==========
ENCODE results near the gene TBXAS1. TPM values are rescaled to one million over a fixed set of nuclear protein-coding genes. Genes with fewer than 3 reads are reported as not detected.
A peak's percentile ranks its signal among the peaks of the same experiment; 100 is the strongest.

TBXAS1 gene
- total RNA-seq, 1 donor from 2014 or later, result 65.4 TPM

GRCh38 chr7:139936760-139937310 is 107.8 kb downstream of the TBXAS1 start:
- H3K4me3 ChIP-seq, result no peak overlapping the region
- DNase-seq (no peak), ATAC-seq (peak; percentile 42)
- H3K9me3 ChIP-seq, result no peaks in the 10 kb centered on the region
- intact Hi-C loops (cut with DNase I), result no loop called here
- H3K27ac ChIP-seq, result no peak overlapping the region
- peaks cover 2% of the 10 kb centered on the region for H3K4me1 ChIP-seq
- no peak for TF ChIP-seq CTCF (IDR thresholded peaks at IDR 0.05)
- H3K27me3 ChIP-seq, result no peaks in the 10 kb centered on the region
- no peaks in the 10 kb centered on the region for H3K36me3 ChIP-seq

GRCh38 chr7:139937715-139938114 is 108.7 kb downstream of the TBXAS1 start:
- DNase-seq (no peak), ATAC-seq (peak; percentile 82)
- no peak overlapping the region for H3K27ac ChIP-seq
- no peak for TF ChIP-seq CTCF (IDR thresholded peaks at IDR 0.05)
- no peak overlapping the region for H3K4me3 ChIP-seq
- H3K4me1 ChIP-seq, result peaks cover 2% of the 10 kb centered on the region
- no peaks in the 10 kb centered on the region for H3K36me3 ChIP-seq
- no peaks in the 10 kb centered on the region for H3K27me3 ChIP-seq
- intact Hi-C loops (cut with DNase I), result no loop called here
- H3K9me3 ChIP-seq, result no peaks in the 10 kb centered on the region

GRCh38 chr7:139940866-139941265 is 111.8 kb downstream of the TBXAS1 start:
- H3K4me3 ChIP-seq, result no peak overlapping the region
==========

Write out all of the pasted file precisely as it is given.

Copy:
ENCODE results near the gene TBXAS1. TPM values are rescaled to one million over a fixed set of nuclear protein-coding genes. Genes with fewer than 3 reads are reported as not detected.
A peak's percentile ranks its signal among the peaks of the same experiment; 100 is the strongest.

TBXAS1 gene
- total RNA-seq, 1 donor from 2014 or later, result 65.4 TPM

GRCh38 chr7:139936760-139937310 is 107.8 kb downstream of the TBXAS1 start:
- H3K4me3 ChIP-seq, result no peak overlapping the region
- DNase-seq (no peak), ATAC-seq (peak; percentile 42)
- H3K9me3 ChIP-seq, result no peaks in the 10 kb centered on the region
- intact Hi-C loops (cut with DNase I), result no loop called here
- H3K27ac ChIP-seq, result no peak overlapping the region
- peaks cover 2% of the 10 kb centered on the region for H3K4me1 ChIP-seq
- no peak for TF ChIP-seq CTCF (IDR thresholded peaks at IDR 0.05)
- H3K27me3 ChIP-seq, result no peaks in the 10 kb centered on the region
- no peaks in the 10 kb centered on the region for H3K36me3 ChIP-seq

GRCh38 chr7:139937715-139938114 is 108.7 kb downstream of the TBXAS1 start:
- DNase-seq (no peak), ATAC-seq (peak; percentile 82)
- no peak overlapping the region for H3K27ac ChIP-seq
- no peak for TF ChIP-seq CTCF (IDR thresholded peaks at IDR 0.05)
- no peak overlapping the region for H3K4me3 ChIP-seq
- H3K4me1 ChIP-seq, result peaks cover 2% of the 10 kb centered on the region
- no peaks in the 10 kb centered on the region for H3K36me3 ChIP-seq
- no peaks in the 10 kb centered on the region for H3K27me3 ChIP-seq
- intact Hi-C loops (cut with DNase I), result no loop called here
- H3K9me3 ChIP-seq, result no peaks in the 10 kb centered on the region

GRCh38 chr7:139940866-139941265 is 111.8 kb downstream of the TBXAS1 start:
- H3K4me3 ChIP-seq, result no peak overlapping the region